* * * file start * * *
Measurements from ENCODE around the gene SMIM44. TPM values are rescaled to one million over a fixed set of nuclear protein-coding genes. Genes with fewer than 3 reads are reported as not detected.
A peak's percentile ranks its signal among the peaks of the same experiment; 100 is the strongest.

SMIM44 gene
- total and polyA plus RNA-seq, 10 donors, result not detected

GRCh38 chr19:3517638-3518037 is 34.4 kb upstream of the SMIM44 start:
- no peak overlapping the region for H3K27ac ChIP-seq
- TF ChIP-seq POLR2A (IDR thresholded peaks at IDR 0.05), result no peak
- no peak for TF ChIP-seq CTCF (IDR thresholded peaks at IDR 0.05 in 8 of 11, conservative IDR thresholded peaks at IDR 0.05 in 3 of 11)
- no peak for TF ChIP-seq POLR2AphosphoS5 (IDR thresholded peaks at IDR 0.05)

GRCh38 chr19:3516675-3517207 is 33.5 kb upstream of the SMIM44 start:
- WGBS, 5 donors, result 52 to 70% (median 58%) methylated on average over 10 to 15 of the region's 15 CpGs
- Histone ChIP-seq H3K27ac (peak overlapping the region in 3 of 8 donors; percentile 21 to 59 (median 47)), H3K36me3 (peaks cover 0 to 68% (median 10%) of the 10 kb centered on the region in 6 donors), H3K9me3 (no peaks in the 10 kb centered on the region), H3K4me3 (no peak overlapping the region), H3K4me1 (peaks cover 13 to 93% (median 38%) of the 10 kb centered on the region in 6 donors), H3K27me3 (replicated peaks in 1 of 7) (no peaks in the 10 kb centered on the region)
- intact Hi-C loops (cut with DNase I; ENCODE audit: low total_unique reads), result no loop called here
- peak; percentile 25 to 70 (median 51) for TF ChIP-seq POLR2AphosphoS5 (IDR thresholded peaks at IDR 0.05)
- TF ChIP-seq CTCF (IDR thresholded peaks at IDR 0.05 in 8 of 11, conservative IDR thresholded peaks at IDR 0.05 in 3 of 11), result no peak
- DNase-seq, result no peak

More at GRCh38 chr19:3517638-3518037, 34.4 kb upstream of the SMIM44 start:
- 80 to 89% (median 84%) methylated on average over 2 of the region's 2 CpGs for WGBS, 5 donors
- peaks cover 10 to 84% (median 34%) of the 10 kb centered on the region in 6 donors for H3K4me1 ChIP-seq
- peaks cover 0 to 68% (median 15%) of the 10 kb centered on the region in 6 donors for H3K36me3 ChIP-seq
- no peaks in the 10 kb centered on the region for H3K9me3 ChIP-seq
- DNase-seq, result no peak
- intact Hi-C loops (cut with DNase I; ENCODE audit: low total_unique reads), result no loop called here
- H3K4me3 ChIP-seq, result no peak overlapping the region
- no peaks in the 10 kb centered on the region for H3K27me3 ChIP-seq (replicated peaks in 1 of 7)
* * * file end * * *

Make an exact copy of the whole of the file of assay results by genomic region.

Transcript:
Measurements from ENCODE around the gene SMIM44. TPM values are rescaled to one million over a fixed set of nuclear protein-coding genes. Genes with fewer than 3 reads are reported as not detected.
A peak's percentile ranks its signal among the peaks of the same experiment; 100 is the strongest.

SMIM44 gene
- total and polyA plus RNA-seq, 10 donors, result not detected

GRCh38 chr19:3517638-3518037 is 34.4 kb upstream of the SMIM44 start:
- no peak overlapping the region for H3K27ac ChIP-seq
- TF ChIP-seq POLR2A (IDR thresholded peaks at IDR 0.05), result no peak
- no peak for TF ChIP-seq CTCF (IDR thresholded peaks at IDR 0.05 in 8 of 11, conservative IDR thresholded peaks at IDR 0.05 in 3 of 11)
- no peak for TF ChIP-seq POLR2AphosphoS5 (IDR thresholded peaks at IDR 0.05)

GRCh38 chr19:3516675-3517207 is 33.5 kb upstream of the SMIM44 start:
- WGBS, 5 donors, result 52 to 70% (median 58%) methylated on average over 10 to 15 of the region's 15 CpGs
- Histone ChIP-seq H3K27ac (peak overlapping the region in 3 of 8 donors; percentile 21 to 59 (median 47)), H3K36me3 (peaks cover 0 to 68% (median 10%) of the 10 kb centered on the region in 6 donors), H3K9me3 (no peaks in the 10 kb centered on the region), H3K4me3 (no peak overlapping the region), H3K4me1 (peaks cover 13 to 93% (median 38%) of the 10 kb centered on the region in 6 donors), H3K27me3 (replicated peaks in 1 of 7) (no peaks in the 10 kb centered on the region)
- intact Hi-C loops (cut with DNase I; ENCODE audit: low total_unique reads), result no loop called here
- peak; percentile 25 to 70 (median 51) for TF ChIP-seq POLR2AphosphoS5 (IDR thresholded peaks at IDR 0.05)
- TF ChIP-seq CTCF (IDR thresholded peaks at IDR 0.05 in 8 of 11, conservative IDR thresholded peaks at IDR 0.05 in 3 of 11), result no peak
- DNase-seq, result no peak

More at GRCh38 chr19:3517638-3518037, 34.4 kb upstream of the SMIM44 start:
- 80 to 89% (median 84%) methylated on average over 2 of the region's 2 CpGs for WGBS, 5 donors
- peaks cover 10 to 84% (median 34%) of the 10 kb centered on the region in 6 donors for H3K4me1 ChIP-seq
- peaks cover 0 to 68% (median 15%) of the 10 kb centered on the region in 6 donors for H3K36me3 ChIP-seq
- no peaks in the 10 kb centered on the region for H3K9me3 ChIP-seq
- DNase-seq, result no peak
- intact Hi-C loops (cut with DNase I; ENCODE audit: low total_unique reads), result no loop called here
- H3K4me3 ChIP-seq, result no peak overlapping the region
- no peaks in the 10 kb centered on the region for H3K27me3 ChIP-seq (replicated peaks in 1 of 7)